Heirloom Lemon Balm- Perennial
(Tip: Use a paper or plastic bag and rubber band over drying blooms to catch seeds)
Lemon Balm- Perennial
A perennial herb in the mint family. The leaves have a gentle lemon scent, related to mint. At the end of the summer, little white flowers full of nectar appear. These attract bees, hence the genus name Melissa (Greek for ‘honey bee’). The crushed leaves, when rubbed on the skin, are used as a repellant for mosquitoes. Lemon Balm is also used medicinally as an herbal tea, or in extract form. It is claimed to have antibacterial, antiviral properties (it is effective against herpes simplex), and it is also used as a mild sedative or calming agent. Its antibacterial properties have also been demonstrated scientifically. Lemon balm essential oil is very popular in aromatherapy. The essential oil is commonly co-distilled with lemon oil, citronella oil, or other oils. *Lemon balm should be avoided by those on thyroid medication as it is believed that the herb inhibits the absorption of this medicine. For drying, harvest whole stems of young shoot’s 2 in. long and air dry. Lemon balm darkens when air dried and the scent and medicinal properties of the herb are reduced slightly.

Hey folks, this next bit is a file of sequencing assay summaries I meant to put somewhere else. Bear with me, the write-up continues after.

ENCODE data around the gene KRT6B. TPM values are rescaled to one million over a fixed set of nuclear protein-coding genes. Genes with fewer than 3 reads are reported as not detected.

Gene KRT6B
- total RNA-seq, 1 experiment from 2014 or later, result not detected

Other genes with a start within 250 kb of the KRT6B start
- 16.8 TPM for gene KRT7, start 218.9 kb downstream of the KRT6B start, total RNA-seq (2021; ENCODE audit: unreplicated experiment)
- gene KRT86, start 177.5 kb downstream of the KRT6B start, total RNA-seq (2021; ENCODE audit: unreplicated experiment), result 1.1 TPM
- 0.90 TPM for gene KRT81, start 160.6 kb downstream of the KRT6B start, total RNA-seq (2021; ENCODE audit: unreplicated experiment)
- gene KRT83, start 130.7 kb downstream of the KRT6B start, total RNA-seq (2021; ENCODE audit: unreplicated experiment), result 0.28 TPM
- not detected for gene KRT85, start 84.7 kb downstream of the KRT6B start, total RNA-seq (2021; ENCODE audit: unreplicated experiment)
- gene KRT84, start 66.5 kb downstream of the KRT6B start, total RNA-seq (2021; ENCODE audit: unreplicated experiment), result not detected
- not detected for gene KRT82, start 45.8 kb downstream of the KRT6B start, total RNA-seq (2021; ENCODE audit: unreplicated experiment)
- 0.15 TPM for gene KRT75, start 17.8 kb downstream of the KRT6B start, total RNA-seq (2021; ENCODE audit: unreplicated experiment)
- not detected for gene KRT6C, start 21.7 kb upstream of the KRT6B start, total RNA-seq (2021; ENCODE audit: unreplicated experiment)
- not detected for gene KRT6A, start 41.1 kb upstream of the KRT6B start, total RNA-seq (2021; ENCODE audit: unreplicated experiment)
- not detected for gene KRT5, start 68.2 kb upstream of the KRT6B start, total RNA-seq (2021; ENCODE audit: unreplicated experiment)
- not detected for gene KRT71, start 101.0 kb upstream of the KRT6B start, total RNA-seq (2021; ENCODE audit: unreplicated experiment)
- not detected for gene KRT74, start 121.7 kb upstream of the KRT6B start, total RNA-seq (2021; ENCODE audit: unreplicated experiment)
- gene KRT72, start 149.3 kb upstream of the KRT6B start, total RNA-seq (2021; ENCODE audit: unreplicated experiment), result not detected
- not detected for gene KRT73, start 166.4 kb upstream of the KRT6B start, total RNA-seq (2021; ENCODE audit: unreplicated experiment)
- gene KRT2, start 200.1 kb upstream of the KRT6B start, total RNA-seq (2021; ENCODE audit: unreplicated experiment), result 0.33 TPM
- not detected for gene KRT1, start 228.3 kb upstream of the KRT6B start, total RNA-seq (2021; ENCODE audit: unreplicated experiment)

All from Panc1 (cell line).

Harvesting Lemon Balm Seeds
Harvest when seeds are dried and brown.